“In many countries, lawmakers and their governments are quite unpopular. U.S. President Barack Obama’s approval rating sank to 42% in October from over 65% when he was elected into office, according to Gallup. However, Obama still looks exceptionally popular in contrast to some governments’ approval ratings. The government of Bosnia and Herzegovina, for instance, had the world’s lowest approval rating, at just 8%. Based on Gallup’s study “Global States of Mind 2014″ released at the Meridian Global Leadership Summit, these are the countries that hate their government most,” reads the article.
People’s perception of their own economic future plays a major role in governmental approval ratings. For poorly-rated countries, “the common denominator is really the gap between the human potential — the level of education and employability — and where people see the opportunity to build a life for themselves.”
This gap is often reflected in unemployment rates. Last year, each of the three nations with the lowest approval ratings — Bosnia-Herzegovina, Greece and Spain — had annualized unemployment rates of more than 26%, among the highest in the world. Three other nations — Bulgaria, Jamaica and Portugal — had unemployment rates of 13.0%, 15.3% and 16.2%, respectively. By contrast, the United States has not had an unemployment rate above 10.8% in any single month since 1948.
A number of the countries with the lowest government approval ratings are highly-developed nations — Spain, Portugal and Greece, for instance — in which the economy has languished in recent years. Citizens of such nations can become disillusioned with their leadership when they realize “there’s a gap between what the government can do, and what is needed.”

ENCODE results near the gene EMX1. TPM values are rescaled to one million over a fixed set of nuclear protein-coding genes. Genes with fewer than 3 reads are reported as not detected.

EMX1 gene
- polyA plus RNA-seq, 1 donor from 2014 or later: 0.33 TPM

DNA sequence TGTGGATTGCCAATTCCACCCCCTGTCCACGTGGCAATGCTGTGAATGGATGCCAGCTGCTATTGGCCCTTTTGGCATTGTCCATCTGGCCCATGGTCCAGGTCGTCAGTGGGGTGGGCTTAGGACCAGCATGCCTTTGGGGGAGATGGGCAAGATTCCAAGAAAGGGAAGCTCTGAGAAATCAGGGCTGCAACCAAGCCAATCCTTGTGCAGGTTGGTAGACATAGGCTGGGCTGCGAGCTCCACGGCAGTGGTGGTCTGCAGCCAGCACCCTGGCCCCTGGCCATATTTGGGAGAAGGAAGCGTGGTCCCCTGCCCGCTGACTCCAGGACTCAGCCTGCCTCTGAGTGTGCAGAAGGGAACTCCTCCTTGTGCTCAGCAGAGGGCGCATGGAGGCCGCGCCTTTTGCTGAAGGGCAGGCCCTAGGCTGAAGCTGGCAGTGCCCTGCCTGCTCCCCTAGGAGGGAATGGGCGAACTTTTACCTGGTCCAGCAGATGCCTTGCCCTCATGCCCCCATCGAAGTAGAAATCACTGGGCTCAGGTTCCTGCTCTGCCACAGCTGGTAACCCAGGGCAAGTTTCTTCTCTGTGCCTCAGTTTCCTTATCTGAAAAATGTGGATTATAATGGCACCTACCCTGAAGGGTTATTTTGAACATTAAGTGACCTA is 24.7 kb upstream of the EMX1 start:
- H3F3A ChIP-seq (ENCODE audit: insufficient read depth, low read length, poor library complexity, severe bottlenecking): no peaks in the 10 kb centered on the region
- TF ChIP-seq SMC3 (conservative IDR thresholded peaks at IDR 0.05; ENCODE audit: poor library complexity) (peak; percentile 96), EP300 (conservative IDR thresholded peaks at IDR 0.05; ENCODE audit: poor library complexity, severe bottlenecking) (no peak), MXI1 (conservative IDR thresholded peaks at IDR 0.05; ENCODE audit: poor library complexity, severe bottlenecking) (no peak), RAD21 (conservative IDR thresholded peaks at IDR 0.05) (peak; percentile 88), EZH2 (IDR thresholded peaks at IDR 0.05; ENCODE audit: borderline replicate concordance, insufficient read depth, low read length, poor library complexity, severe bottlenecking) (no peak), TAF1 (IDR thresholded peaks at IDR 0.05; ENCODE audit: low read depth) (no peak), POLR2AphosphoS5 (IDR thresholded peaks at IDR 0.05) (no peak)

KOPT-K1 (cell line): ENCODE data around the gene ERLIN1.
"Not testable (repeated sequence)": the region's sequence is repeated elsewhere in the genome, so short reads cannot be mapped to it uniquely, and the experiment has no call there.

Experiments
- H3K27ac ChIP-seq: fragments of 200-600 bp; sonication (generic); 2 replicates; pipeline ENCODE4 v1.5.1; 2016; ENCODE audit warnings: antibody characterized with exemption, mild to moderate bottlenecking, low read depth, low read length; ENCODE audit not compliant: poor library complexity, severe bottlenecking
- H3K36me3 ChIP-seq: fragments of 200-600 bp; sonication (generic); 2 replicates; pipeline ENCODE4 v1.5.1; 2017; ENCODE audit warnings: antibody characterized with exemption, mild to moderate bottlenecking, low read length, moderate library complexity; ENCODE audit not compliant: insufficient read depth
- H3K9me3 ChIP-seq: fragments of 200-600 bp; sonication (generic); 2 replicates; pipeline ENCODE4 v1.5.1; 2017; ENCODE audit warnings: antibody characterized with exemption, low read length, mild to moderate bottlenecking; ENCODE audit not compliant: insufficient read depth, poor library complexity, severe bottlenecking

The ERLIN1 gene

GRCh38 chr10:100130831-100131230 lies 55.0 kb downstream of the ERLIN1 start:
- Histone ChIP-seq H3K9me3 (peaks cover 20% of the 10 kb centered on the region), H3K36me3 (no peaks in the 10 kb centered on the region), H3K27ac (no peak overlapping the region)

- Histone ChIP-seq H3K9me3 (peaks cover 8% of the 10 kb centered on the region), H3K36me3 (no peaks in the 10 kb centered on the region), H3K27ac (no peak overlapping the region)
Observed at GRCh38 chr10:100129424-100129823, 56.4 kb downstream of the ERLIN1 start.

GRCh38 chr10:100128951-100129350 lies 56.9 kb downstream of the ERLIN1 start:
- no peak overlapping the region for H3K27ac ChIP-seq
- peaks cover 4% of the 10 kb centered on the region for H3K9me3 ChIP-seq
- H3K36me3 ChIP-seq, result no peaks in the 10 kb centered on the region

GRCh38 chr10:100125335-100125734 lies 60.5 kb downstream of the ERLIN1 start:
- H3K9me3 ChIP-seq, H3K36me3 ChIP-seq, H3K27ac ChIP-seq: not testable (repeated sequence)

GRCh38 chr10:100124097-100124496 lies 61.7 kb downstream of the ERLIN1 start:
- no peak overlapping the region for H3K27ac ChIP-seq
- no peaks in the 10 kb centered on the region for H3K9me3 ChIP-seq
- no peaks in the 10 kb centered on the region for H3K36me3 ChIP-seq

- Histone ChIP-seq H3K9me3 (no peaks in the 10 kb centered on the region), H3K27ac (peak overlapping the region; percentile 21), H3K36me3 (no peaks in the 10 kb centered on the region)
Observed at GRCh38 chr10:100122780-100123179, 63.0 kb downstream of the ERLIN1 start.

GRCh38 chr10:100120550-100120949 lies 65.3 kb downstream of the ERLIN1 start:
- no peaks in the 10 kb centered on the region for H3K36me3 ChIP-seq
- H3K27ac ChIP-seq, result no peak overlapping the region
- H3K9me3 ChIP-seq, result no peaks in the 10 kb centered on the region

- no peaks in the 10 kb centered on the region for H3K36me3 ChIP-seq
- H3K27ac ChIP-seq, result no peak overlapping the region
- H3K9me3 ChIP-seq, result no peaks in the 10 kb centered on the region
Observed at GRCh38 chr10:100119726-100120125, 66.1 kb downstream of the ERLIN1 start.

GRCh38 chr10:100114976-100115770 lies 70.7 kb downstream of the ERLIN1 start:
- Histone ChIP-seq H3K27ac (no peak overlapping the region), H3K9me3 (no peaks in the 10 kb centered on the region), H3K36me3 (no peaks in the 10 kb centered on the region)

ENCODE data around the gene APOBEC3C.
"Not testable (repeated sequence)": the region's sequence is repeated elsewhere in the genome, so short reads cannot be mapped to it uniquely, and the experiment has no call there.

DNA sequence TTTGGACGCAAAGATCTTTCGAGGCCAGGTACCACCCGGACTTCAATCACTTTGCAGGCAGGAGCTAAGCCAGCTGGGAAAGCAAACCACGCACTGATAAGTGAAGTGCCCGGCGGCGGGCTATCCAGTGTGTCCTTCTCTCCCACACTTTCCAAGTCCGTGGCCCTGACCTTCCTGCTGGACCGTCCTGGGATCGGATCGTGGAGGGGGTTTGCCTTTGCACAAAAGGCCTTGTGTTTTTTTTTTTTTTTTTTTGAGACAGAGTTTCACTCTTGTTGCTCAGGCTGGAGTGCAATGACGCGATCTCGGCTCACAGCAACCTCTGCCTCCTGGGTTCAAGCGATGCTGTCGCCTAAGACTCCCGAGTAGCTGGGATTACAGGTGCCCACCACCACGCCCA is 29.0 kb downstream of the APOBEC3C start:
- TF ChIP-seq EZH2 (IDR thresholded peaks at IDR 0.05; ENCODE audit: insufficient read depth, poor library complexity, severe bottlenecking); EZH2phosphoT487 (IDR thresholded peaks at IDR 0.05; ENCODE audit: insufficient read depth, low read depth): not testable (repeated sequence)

Perception of corruption can also play a role in shaping residents’ approval of their government. In 10 of the 12 nations with the lowest governmental approval ratings, more than 80% of those polled believed that government corruption was widespread. 89% of Spaniards believed that corruption is prevalent in their government – the eighth highest percentage of any country in the world. Residents of Greece and Bosnia and Herzegovina felt even stronger.
The following 12 countries hate their governments most:
> Percentage approving of government: 14%
> Percentage who believe that government corruption is widespread: 91% (tied, 2nd highest)
> 2013 unemployment rate: 27.3% (2nd highest)
Greece had the second highest debt to GDP ratio in the world last year: over 175%. In 2012, the country defaulted on its bonds, triggering massive losses for investors. But while both Moody’s and Standard & Poor’s recently upgraded Greece, claiming to have seen improvement in its fiscal position and economic outlook, Greeks have still had to endure the austerity measures that were the conditions of the country’s bailouts. Austerity measures in Greece have increased the appeal of fringe left- and right-wing political groups, both of which performed well in recent elections. This year, just 14% of Greeks approved of their leaders. Just 23% and 29% approved of the leadership of the EU and Germany, respectively, while just 19% of Greeks had confidence in the country’s financial institutions.
4. Czech Republic
9. Costa Rica